G7 summit: Boris Johnson calls for 'compromise on all sides' with EU leaders over Northern Ireland Brexit row

Boris Johnson greets French President Emmanuel Macron at the G7 summit in Cornwall. Credit: PA

Boris Johnson has called for "compromise on all sides" in the increasingly bitter dispute with Brussels over post-Brexit trading arrangements in Northern Ireland.

The Prime Minister held a series of meeting with the key players on the EU side as the wrangling over the Northern Ireland Protocol threatened to overshadow his hosting of the G7 summit.

The so-called 'sausage wars' could see a situation in which British-made sausages could not be sold in Northern Ireland, in line with the Brexit deal agreed by Mr Johnson's government.

Speaking to ITV News Political Editor Robert Peston, the PM said he would do "whatever it takes" to ensure smooth trade between Great Britain and Northern Ireland amid a row over the Northern Ireland protocol.

In full: Boris Johnson speaks to Robert Peston about Covid lockdown, the Northern Ireland protocol and religion

Despite threats earlier in the week from Brussels of a possible trade war, Downing Street insisted the talks in Cornwall with French President Emmanuel Macron, German Chancellor Angela Merkel and European Commission president Ursula von der Leyen had been "constructive".

The PM's official spokesman, however, said there was now an urgent need to find "radical changes and pragmatic solutions" to enable the protocol to function effectively.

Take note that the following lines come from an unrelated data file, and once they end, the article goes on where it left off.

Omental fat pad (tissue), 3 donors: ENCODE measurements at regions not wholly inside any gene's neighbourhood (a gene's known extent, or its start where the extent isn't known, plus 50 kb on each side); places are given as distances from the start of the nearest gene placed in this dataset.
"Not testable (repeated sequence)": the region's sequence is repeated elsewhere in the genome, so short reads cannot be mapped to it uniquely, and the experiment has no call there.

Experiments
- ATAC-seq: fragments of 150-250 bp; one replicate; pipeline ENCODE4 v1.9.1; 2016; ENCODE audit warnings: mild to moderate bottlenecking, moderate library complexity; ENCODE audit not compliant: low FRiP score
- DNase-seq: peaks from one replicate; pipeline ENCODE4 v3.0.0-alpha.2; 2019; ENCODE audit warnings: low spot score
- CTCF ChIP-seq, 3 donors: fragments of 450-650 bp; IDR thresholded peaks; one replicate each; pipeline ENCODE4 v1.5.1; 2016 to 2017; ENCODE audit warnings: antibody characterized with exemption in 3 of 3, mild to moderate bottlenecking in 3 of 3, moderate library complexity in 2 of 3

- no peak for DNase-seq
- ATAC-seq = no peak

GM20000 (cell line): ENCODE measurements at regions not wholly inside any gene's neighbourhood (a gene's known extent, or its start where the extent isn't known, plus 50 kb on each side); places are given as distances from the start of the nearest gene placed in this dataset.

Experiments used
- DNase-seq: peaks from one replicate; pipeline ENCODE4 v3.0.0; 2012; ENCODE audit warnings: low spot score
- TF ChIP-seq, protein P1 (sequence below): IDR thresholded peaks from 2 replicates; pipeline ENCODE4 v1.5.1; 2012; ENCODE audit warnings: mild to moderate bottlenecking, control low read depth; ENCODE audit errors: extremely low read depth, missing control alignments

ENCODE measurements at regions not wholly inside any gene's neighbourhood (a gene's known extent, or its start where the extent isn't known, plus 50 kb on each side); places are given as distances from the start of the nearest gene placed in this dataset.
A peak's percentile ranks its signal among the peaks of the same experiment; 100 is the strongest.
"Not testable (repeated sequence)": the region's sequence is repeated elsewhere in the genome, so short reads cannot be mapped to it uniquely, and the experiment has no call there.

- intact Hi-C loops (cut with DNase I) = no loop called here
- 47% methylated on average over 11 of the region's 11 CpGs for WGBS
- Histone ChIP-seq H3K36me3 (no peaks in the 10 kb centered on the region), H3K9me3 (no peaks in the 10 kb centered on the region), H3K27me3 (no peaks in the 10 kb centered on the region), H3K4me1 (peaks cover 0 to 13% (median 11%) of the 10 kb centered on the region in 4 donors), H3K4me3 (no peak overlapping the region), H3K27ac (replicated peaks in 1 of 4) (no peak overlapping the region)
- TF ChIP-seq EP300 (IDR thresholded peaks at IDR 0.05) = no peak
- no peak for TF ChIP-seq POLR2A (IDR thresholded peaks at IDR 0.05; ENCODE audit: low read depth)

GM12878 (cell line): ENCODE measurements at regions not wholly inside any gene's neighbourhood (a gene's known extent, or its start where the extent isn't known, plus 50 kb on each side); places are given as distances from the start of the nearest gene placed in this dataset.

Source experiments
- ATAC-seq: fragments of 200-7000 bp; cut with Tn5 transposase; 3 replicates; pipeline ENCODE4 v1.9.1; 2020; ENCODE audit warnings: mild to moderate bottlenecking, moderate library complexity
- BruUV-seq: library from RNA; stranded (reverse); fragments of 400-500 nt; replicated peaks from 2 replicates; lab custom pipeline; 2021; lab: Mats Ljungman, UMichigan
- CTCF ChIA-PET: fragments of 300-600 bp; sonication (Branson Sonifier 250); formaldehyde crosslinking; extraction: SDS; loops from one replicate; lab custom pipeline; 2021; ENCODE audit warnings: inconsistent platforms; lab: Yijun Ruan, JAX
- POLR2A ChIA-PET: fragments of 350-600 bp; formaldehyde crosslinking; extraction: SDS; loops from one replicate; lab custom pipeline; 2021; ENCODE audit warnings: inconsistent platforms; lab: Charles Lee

Political Editor Robert Peston explains how the Northern Ireland Brexit row will 'return with a vengeance' post G7 summit

The spokesman said: "In all cases they agreed that they needed to continue discussions on this and to continuing talking to try to find a way through.

"The Prime Minister’s desire currently is to work within the existing protocol to find radical changes and pragmatic solutions. That is our immediate focus."

He added: "Currently as implemented, the protocol is having a damaging impact on the people of Northern Ireland. We need to find urgent and innovative solutions."

Downing Street has indicated the UK would be prepared to unilaterally delay the full implementation of the Northern Ireland Protocol to prevent a ban on chilled meats crossing the Irish Sea from Great Britain.

Boris Johnson and European Commission president Ursula von der Leyen at the G7 Credit: Peter Nicholls/PA

Restrictions on British-produced chilled meats entering Northern Ireland are due to come into force at the end of the month.

Delaying the checks without Brussels’ agreement risks triggering a “sausage war” trade dispute, with the EU threatening to respond to any breach of the deal signed by the Prime Minister.

A No 10 spokesman said that in his talks with the EU leaders, Mr Johnson had stressed his desire for “pragmatism and compromise on all sides” while stressing the need to protect the Northern Ireland peace process.

Boris Johnson and French President Emmanuel Macron Credit: Stefan Rousseau/PA